Rushed reopening US comes at 'expense of poor and low-income working people': Reverend Dr. William Barber says


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In an interview with ABC Nightline Co-Anchor Byron Pitts, Reverend Dr. William Barber, co-chairman of The Poor People’s Campaign said that the reopening of the country due to the coronavirus pandemic too soon will be at the expense of poor and low-income working people.

(MORE:Communities of color continue to be hit hardest in most populated cities)

“We’re opening too soon at the expense of poor and low-income working people, and at the expense of the American public. This false choice, that you have to either open up, or go to work and possibly die, is a choice, it didn’t have to be this way,” Barber said.

PHOTO: In this June 23, 2018, file photo, Rev. William J. Barber is shown in Washington, DC. (Keith Lane/The Washington Post via Getty Images, FILE)

Testing and contact tracing have long been keys to a proper reopening experts say, but Barber said those prerequisites for members of society, as well as provisions for adequate protective personnel equipment, have not been met.

(MORE:Coronavirus contact tracers' nemeses: People who don't answer their phones)

“The issue is to open up properly, and properly means we would’ve made sure that people have health care, made sure that we have testing, made sure that we did the tracking, made sure that we have the PPEs that are necessary. Made sure that people have the kind of protections for rent forgiveness and to maintain their waters, but we’ve not done any of that.”

Barber said some low-wage workers feel they are being forced to work for their livelihoods when they should not have to.

“As one low-wage worker said, it feels like we’re being led to what is called policy mass murder. Because we are being forced to go into work for our livelihoods when we should not have to do that.”

This report is part of "Pandemic – A Nation Divided," ABC News' special coverage of the heightened racial/ethnic and socioeconomic disparities amid the COVID-19 pandemic. Tune into "Nightline" for the last of a three-day series this week, 12 a.m. ET on ABC.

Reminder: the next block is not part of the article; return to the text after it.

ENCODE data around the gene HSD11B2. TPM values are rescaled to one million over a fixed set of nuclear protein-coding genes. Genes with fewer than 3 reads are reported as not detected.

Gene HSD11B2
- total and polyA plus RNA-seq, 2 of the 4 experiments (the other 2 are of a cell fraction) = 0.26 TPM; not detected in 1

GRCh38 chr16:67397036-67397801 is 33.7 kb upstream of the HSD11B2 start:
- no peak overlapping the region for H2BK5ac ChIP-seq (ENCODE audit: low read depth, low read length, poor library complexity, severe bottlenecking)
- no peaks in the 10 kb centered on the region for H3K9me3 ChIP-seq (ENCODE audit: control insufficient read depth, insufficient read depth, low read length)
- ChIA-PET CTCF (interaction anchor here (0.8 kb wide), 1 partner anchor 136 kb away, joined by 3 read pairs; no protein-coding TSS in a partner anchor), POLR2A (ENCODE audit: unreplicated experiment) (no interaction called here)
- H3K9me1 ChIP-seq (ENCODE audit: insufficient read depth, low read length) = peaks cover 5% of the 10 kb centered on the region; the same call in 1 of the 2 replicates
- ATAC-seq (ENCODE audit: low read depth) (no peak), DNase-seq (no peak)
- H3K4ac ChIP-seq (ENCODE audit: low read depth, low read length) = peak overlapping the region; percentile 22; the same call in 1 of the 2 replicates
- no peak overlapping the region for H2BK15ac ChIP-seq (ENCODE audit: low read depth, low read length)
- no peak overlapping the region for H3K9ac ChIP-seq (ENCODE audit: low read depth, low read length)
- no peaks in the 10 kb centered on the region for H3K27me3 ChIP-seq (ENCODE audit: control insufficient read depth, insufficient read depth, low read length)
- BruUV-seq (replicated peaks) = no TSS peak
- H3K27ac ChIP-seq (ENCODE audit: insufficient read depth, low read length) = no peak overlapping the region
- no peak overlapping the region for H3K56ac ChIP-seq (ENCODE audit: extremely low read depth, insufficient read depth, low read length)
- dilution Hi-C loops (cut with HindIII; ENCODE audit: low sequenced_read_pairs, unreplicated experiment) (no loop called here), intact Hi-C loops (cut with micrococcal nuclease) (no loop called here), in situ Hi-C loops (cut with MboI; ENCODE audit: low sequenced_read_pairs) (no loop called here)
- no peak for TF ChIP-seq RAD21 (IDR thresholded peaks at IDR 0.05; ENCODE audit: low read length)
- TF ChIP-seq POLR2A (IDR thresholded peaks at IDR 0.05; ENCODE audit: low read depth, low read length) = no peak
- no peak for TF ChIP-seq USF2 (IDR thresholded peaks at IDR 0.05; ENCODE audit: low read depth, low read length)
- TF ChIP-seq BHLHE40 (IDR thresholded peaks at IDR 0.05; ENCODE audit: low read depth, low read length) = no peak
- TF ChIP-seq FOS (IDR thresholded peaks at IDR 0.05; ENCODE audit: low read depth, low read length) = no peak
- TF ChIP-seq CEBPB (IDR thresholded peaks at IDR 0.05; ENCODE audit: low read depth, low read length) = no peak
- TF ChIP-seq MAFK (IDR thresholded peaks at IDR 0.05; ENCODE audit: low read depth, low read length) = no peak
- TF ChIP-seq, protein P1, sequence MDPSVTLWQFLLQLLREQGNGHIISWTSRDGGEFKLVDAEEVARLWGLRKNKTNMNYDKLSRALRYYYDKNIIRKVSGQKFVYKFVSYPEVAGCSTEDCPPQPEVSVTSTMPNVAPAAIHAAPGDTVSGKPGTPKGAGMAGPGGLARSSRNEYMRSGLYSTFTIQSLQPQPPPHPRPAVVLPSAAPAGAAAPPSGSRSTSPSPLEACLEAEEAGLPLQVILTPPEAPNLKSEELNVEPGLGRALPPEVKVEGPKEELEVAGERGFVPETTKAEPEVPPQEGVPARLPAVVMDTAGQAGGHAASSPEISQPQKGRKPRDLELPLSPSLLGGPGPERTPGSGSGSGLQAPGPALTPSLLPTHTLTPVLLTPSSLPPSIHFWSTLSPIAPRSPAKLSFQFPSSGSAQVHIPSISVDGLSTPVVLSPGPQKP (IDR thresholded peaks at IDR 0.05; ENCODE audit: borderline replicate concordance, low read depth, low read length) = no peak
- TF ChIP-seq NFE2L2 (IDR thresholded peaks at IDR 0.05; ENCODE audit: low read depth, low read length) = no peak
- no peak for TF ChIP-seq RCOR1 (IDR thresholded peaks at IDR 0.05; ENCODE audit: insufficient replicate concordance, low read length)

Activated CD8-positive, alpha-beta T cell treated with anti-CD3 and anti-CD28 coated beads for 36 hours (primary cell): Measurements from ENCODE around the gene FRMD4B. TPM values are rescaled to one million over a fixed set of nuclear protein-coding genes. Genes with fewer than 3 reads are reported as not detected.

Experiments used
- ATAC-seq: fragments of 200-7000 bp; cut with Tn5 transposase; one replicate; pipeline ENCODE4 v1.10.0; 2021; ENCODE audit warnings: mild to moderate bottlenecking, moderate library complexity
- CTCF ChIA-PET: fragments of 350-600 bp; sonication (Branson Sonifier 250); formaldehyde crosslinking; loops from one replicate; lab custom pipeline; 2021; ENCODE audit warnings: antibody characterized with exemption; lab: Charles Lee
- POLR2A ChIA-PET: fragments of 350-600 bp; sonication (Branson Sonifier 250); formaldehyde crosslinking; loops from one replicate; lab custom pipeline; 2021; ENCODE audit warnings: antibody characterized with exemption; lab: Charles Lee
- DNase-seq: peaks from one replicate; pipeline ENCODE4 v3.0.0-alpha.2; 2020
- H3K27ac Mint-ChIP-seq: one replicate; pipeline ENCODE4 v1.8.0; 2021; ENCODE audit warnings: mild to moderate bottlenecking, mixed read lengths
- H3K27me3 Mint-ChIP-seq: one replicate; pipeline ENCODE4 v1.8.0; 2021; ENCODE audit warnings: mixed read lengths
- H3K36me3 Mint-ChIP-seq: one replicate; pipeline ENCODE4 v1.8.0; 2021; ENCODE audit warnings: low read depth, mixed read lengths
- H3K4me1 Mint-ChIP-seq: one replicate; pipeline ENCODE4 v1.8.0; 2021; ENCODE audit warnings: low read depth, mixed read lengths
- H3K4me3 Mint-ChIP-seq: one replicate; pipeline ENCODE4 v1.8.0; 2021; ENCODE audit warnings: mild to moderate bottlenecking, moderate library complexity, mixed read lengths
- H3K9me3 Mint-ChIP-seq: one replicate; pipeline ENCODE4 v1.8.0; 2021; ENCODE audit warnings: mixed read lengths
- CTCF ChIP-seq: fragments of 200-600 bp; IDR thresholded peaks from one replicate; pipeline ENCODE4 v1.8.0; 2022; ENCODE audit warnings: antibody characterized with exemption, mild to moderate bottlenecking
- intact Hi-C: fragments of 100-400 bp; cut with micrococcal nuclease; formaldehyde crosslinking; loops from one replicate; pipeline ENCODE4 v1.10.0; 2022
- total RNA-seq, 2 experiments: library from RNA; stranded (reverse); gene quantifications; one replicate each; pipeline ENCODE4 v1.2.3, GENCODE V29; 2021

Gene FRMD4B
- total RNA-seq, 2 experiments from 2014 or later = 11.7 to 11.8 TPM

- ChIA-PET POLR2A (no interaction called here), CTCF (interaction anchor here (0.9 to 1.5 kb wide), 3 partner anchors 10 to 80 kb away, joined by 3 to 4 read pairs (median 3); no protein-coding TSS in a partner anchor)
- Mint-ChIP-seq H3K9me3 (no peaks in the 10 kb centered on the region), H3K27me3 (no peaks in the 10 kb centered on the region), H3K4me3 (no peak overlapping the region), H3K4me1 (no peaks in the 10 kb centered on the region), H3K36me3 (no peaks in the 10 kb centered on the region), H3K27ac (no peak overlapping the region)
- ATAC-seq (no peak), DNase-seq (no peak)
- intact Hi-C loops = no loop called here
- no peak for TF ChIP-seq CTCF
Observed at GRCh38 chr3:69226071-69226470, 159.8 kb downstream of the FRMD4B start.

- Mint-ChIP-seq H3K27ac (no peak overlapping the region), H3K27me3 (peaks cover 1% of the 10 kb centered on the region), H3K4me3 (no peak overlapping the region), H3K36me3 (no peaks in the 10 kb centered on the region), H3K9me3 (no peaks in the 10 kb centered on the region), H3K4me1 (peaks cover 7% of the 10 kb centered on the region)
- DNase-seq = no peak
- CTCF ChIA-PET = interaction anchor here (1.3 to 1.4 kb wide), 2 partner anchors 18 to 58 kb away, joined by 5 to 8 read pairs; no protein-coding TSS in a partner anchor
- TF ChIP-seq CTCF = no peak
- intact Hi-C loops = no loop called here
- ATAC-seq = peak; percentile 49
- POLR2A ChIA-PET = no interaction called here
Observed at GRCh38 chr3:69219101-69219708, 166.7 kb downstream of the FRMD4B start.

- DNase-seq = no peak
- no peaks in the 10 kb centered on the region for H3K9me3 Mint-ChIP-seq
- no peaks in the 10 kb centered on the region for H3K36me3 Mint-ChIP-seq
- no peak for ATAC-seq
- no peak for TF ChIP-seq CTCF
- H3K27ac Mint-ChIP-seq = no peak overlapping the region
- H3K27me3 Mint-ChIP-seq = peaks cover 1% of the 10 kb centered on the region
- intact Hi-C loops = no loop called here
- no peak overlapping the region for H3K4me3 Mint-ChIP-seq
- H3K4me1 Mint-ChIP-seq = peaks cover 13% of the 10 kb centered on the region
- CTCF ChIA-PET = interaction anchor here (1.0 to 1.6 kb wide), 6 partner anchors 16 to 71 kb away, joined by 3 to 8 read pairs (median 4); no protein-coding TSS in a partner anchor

In rural areas of the country, there has been a history of conditions that make it difficult for those of low income and working class to receive the necessary tools to survive.

“We have not provided what is necessary for working class people, for poor and low income, low wage workers. We call them essential workers as their title, but many of them feel more expendable,” Barber said.

PHOTO: In this June 17, 2019, file photo, Rev. Dr. William J. Barber II speaks at the Poor Peoples Moral Action Congress in Washington, DC. (Michael Brochstein/Sopa Images/LightRocket via Getty Images, FILE)

(MORE:In Mississippi, families of COVID-19 victims say poverty and race determine survival)

When asked what America would learn from the coronavirus pandemic, Barber said he is hopeful but not too optimistic for what is ahead but in the country’s darkest moments people have come together and risen up.

“Well I’m a hopeful person, not too optimistic, because I know about the real evils of society. And when I look at history I know that in the darkest moments, the toughest moments, people have come together and people have risen up.”

Lastly, Barber said it would be a shame if America could not rebuild the economy and care for its citizens from the bottom up after the coronavirus pandemic.

“I would say very clearly to America, that if America can’t get it right in a pandemic that’s threatening all of mortality, if we can’t get it right in the midst of a pandemic that is showing you that one little germ can shut down the whole country and shut down the world, if we can’t get it right and rebuild this economy from the bottom up and care for people from the bottom up, then shame on us.”

Rushed reopening US comes at 'expense of poor and low-income working people': Reverend Dr. William Barber says originally appeared on